In The Athletic News on 9th March, Legge is not named in the Clydesdale Harriers team for the inaugural Scottish Cross-Country Championships. This may have been down to the fact that as an ‘Anglo’ and as a member of another club as well as the rules being somewhat vague, only Scots and ‘first claim’ members were eligible. After the postponement of the original date of the Championships on 13th March due to snow, it eventually took place in pouring rain on Saturday 27th March. It didn’t go well. It was unfortunately rescheduled on the 27th against an International football match at Hampden and also against a backdrop of rumour and counter rumour of it having been postponed until 3rd April. This limited the potential to attract spectators. It didn’t however fail to attract bookmakers (despite the later protestations of DS Duncan). The bookies however had a lean day as few spectators turned up. While Edinburgh Harriers turned up with 11 of those originally named, Clydesdale could not muster a team, with only 5 turning up out of the original 12 plus 3 reserves. This would have put paid to the team race. However, an ‘elegant’ solution was at hand in the shape of William S Legge. The Athletic News reported that Legge, who had only turned up to act as a judge, volunteered to run to make up the team for Clydesdale. One can only imagine the discussions that ensued while this was debated. But given that Edinburgh had a ‘Anglo’ in John WL Beck (who it must be remembered had competed only in August for Blackburn Harriers) and weighing up the potential for this ‘scratch’ team of Clydesdale to win the team race, Edinburgh clearly (graciously?) allowed Legge to run in order that Clydesdale could finish a team. Running attire was somehow cobbled together and Legge ran in order simply to finish, which he did in last place (14th). 3 failed to finish the course. Although ……. he didn’t quite finish. When the last four ‘entered the course for the home run, seeing that any effort on their part would not affect the result of the contest, did not finish but entered to the dressing rooms by the wrong course.’ So, Clydesdale did not in fact finish a team but by general ‘acclaim’ Legge was allowed the accolade of counting team member and, one assumes, the runners up medal. There are at least 3 accounts of the race with The Glasgow Herald the most detailed, The Athletic News adding context and The Sporting Life adding some further detail (not all of it accurate). The teams dined afterwards.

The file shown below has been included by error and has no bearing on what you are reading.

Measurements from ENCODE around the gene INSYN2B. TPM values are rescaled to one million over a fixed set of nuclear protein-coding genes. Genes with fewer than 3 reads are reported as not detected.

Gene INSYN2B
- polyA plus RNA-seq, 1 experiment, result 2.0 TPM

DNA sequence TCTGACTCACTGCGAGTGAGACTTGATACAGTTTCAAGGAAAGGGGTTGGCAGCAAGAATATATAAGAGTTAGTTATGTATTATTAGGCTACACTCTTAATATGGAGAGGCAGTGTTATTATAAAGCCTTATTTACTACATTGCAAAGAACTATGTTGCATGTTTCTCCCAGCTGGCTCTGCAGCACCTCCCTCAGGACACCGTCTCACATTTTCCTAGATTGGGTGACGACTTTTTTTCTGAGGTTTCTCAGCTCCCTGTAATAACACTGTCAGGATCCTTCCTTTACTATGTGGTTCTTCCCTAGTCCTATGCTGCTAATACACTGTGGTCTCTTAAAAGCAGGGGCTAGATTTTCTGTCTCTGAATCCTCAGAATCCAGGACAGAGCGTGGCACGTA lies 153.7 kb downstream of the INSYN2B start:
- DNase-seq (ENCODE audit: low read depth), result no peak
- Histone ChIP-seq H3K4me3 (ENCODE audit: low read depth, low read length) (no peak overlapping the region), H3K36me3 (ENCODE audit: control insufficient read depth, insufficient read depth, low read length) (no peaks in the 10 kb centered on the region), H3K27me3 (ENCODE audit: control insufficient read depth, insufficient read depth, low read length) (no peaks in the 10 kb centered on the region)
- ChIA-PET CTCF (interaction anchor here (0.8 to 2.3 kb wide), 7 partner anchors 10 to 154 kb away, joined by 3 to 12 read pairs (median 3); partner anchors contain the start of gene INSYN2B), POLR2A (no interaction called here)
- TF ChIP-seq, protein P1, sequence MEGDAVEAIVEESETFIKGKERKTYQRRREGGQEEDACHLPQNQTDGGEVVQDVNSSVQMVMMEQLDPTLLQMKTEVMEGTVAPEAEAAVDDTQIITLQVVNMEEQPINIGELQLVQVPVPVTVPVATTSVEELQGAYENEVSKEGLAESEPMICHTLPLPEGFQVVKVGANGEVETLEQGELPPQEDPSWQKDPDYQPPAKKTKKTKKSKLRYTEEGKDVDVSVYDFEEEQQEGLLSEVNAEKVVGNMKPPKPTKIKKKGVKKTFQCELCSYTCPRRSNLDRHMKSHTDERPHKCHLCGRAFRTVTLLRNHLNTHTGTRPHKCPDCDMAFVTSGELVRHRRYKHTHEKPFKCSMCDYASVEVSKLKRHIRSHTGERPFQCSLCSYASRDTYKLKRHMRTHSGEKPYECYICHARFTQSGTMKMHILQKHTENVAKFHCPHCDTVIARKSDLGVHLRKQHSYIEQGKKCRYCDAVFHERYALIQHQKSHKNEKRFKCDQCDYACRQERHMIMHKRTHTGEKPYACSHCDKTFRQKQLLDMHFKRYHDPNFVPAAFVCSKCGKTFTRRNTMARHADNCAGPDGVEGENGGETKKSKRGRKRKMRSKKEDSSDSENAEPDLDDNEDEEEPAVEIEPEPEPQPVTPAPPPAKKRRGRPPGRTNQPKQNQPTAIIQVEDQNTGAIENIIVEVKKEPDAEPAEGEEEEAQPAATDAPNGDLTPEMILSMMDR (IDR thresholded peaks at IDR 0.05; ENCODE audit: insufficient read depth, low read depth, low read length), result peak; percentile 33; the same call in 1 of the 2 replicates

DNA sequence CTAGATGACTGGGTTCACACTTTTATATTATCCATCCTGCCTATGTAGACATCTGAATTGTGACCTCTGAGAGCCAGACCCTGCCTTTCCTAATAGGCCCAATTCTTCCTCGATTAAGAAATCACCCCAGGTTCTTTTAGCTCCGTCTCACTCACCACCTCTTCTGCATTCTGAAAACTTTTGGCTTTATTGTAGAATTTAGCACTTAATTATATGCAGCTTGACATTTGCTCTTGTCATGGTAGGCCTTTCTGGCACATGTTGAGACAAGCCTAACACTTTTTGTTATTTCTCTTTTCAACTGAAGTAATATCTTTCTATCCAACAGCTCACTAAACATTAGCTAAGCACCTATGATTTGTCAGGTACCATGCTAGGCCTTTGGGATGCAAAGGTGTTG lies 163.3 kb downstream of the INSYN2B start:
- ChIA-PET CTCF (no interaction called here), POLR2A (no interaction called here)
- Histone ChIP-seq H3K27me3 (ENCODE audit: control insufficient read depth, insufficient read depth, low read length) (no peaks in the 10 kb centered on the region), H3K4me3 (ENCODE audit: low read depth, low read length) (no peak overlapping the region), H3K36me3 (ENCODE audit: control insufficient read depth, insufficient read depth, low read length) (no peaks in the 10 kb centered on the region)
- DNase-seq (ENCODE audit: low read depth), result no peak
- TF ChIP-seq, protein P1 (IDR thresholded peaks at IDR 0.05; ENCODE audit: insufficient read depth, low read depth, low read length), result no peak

It is not able to be determined for how long William Legge was in Scotland, but after the championships in March 1886 he seems to disappear until the cross country season of 1887-1888 when he was once again elected on to the committee of Cheshire Tally-ho Hares and Hounds and ran in a club race at Chelford near Alderley on 4th November, 1887. There were a few more runs including one at Norbury on 28th January. He ran in the club championships at Bowden on 4th February and finished 13th and then was selected for the Team for the National Championships on 3rd March at Manchester Racecourse. This was not to be sadly.
The Athletic News 13 March 1888
The very day that the Alderley and Wilmslow Advertiser announced the Cheshire Tally-ho Hares and Hounds team on the 2nd March for the race the next day, William Legge passed away in his 28th year.
By Hamish McD Telfer 19 Jan 2021